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So this is Alan. I would say that just sort of a testimony to What we saw when we did our earnings call last quarter. We have good visibility in terms of things that are coming up in the next 3 to 4 months, in most cases. I would say that it's a good start for our quarter. We expect to continue to add miles for the quarter. We've sort of given our guidance for where we think the end of the year will be. That's basically how we see it right now.

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Charles Erlikh, Robert W. Baird & Co. Incorporated, Research Division - Junior Analyst [27]

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Yes -- no. fair enough. And then just one last quick one from me. How much revenue came from Labs in the quarter?

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Alan R. Stewart, ShotSpotter, Inc. - CFO & Secretary [28]

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Well, we had about $300,000 from Labs.

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Operator [29]

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Your next question comes from Chris Van Horn, B. Riley FBR.

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Christopher Ralph Van Horn, B. Riley FBR, Inc., Research Division - Analyst [30]

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I was wondering if you could just touch further on the guide and your ability to kind of maintain your commentary around profitability. What are the kind of the main levers there that are allowing you to do that?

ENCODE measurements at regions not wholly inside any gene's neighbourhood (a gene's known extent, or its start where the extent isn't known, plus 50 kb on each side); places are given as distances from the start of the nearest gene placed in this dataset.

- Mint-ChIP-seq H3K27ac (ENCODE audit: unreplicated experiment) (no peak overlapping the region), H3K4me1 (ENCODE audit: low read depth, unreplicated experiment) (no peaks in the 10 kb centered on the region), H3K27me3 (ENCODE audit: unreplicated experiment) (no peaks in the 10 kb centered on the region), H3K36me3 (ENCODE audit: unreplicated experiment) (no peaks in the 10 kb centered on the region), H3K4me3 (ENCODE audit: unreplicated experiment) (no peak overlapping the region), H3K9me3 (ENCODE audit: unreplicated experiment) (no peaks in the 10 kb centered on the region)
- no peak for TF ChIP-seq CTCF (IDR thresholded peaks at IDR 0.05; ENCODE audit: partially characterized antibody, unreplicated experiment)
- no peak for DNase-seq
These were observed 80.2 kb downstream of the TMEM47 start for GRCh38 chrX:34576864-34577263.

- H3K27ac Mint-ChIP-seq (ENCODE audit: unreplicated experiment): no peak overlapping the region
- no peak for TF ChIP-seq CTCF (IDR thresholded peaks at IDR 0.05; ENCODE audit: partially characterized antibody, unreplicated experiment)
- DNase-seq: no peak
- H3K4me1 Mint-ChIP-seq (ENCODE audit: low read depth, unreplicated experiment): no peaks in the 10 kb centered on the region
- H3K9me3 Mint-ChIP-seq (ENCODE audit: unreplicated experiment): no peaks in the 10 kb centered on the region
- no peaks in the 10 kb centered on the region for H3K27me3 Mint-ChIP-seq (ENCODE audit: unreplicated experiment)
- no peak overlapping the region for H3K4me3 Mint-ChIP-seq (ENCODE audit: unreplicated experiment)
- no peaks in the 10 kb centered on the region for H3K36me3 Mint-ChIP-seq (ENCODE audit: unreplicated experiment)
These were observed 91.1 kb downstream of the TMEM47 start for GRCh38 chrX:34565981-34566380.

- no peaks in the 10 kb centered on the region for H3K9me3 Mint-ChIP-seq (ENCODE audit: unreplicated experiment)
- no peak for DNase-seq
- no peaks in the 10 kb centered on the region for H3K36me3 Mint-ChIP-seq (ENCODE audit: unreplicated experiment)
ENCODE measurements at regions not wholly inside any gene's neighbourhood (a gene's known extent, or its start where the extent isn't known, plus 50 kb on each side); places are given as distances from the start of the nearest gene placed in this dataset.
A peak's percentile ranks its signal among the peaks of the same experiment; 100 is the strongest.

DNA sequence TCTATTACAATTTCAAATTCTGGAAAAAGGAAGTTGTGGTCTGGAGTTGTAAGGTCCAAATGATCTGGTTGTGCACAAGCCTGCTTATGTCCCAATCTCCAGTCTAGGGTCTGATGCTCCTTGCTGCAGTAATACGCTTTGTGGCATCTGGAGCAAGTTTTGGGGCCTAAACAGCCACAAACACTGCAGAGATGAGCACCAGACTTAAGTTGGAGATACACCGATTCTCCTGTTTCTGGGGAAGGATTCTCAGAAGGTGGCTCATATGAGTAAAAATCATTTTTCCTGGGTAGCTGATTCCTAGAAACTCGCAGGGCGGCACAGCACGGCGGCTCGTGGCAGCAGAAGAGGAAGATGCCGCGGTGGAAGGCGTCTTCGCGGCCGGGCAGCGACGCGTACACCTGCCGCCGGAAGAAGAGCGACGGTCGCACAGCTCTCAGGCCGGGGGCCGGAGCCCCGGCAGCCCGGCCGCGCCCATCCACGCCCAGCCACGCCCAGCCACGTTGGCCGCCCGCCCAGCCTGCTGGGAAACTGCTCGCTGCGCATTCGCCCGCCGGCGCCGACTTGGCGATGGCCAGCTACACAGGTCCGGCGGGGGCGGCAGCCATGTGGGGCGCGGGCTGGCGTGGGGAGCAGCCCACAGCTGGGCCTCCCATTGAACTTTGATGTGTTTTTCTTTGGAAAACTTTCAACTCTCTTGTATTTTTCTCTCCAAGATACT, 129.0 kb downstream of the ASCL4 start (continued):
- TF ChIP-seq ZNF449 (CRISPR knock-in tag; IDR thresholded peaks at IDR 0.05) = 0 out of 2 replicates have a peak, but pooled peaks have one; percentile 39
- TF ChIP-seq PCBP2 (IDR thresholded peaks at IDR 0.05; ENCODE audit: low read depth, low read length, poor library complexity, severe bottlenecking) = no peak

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Alan R. Stewart, ShotSpotter, Inc. - CFO & Secretary [31]

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So this is Alan. I would say, if you take a look at our OpEx spend, even last year, Q1 to Q2, last second quarter to this second quarter, we have not had to increase significantly in any of the operating expense categories. Clearly, year-over-year, we've had to spend and have spent quite a bit more on the sales and marketing. But we have a lot of operating leverage in the business, which allows us now that we've reached profitability to have pretty good confidence that we can stay there as our revenues continue to go up. We are adding, as Ralph mentioned and we believe wisely in certain areas. So we are continuing to invest, but we don't necessarily have to invest in a lot of areas that would cause us to dip back into the loss position.

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Christopher Ralph Van Horn, B. Riley FBR, Inc., Research Division - Analyst [32]

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Okay, got it. And then focusing on missions, is there any difference in the sales cycle there? Any difference in who you're selling to? Any nuances around distributing that product?

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Ralph A. Clark, ShotSpotter, Inc. - President, CEO & Director [33]

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Yes, this is Ralph. I mean, it's still quite early, but we're learning a lot. Missions is very much a different sale kind of same channel, but the buying center is slightly different. We're going in, obviously, the -- the buying center is the police department, but we're finding that the pull-through is happening much more effectively when we engage the analyst community within a police department before taking it directly to the folks that we tend to have very good relationships with in terms of the senior leadership of a police department, chief deputy, chief, et cetera. And that's why I think this overlay organization that we mentioned earlier is so critical kind of developing that very specific domain expertise and go-to-market expertise that a territory sales director can pull on -- pull on or leverage inside of their territory is going to be really important for us.